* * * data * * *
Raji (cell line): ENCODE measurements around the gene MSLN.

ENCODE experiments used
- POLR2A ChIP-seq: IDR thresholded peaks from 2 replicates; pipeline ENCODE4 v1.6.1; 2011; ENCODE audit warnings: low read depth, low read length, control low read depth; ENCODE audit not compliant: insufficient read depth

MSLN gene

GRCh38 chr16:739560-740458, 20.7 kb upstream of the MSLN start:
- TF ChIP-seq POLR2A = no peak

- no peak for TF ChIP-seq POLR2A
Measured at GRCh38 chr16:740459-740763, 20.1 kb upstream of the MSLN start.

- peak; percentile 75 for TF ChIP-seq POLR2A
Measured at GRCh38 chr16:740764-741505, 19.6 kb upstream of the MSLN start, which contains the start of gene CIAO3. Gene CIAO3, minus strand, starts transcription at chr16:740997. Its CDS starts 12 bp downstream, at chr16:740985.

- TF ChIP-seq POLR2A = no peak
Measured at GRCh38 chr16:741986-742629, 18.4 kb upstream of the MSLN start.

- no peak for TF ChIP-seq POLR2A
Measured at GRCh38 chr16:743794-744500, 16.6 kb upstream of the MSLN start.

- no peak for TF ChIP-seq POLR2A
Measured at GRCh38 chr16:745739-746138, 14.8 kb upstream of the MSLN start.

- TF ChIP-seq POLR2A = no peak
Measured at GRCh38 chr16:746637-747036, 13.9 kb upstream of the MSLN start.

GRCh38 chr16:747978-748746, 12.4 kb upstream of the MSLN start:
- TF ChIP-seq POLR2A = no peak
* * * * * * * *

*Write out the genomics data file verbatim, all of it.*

Raji (cell line): ENCODE measurements around the gene MSLN.

ENCODE experiments used
- POLR2A ChIP-seq: IDR thresholded peaks from 2 replicates; pipeline ENCODE4 v1.6.1; 2011; ENCODE audit warnings: low read depth, low read length, control low read depth; ENCODE audit not compliant: insufficient read depth

MSLN gene

GRCh38 chr16:739560-740458, 20.7 kb upstream of the MSLN start:
- TF ChIP-seq POLR2A = no peak

- no peak for TF ChIP-seq POLR2A
Measured at GRCh38 chr16:740459-740763, 20.1 kb upstream of the MSLN start.

- peak; percentile 75 for TF ChIP-seq POLR2A
Measured at GRCh38 chr16:740764-741505, 19.6 kb upstream of the MSLN start, which contains the start of gene CIAO3. Gene CIAO3, minus strand, starts transcription at chr16:740997. Its CDS starts 12 bp downstream, at chr16:740985.

- TF ChIP-seq POLR2A = no peak
Measured at GRCh38 chr16:741986-742629, 18.4 kb upstream of the MSLN start.

- no peak for TF ChIP-seq POLR2A
Measured at GRCh38 chr16:743794-744500, 16.6 kb upstream of the MSLN start.

- no peak for TF ChIP-seq POLR2A
Measured at GRCh38 chr16:745739-746138, 14.8 kb upstream of the MSLN start.

- TF ChIP-seq POLR2A = no peak
Measured at GRCh38 chr16:746637-747036, 13.9 kb upstream of the MSLN start.

GRCh38 chr16:747978-748746, 12.4 kb upstream of the MSLN start:
- TF ChIP-seq POLR2A = no peak